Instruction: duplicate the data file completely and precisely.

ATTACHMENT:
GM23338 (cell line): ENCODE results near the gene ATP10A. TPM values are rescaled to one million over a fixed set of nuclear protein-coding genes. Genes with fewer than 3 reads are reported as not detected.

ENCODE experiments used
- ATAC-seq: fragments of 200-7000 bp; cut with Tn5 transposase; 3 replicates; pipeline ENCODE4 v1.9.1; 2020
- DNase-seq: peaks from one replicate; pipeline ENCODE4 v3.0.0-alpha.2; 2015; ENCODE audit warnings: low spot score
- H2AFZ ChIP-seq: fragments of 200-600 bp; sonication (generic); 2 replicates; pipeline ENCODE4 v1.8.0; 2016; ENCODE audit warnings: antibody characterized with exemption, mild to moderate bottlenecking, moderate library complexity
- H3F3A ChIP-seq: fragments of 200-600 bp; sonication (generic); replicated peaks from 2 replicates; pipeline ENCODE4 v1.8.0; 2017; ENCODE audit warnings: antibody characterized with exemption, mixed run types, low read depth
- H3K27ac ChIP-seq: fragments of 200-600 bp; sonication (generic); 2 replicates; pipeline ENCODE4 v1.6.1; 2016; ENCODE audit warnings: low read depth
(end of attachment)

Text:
GM23338 (cell line): ENCODE results near the gene ATP10A. TPM values are rescaled to one million over a fixed set of nuclear protein-coding genes. Genes with fewer than 3 reads are reported as not detected.

ENCODE experiments used
- ATAC-seq: fragments of 200-7000 bp; cut with Tn5 transposase; 3 replicates; pipeline ENCODE4 v1.9.1; 2020
- DNase-seq: peaks from one replicate; pipeline ENCODE4 v3.0.0-alpha.2; 2015; ENCODE audit warnings: low spot score
- H2AFZ ChIP-seq: fragments of 200-600 bp; sonication (generic); 2 replicates; pipeline ENCODE4 v1.8.0; 2016; ENCODE audit warnings: antibody characterized with exemption, mild to moderate bottlenecking, moderate library complexity
- H3F3A ChIP-seq: fragments of 200-600 bp; sonication (generic); replicated peaks from 2 replicates; pipeline ENCODE4 v1.8.0; 2017; ENCODE audit warnings: antibody characterized with exemption, mixed run types, low read depth
- H3K27ac ChIP-seq: fragments of 200-600 bp; sonication (generic); 2 replicates; pipeline ENCODE4 v1.6.1; 2016; ENCODE audit warnings: low read depth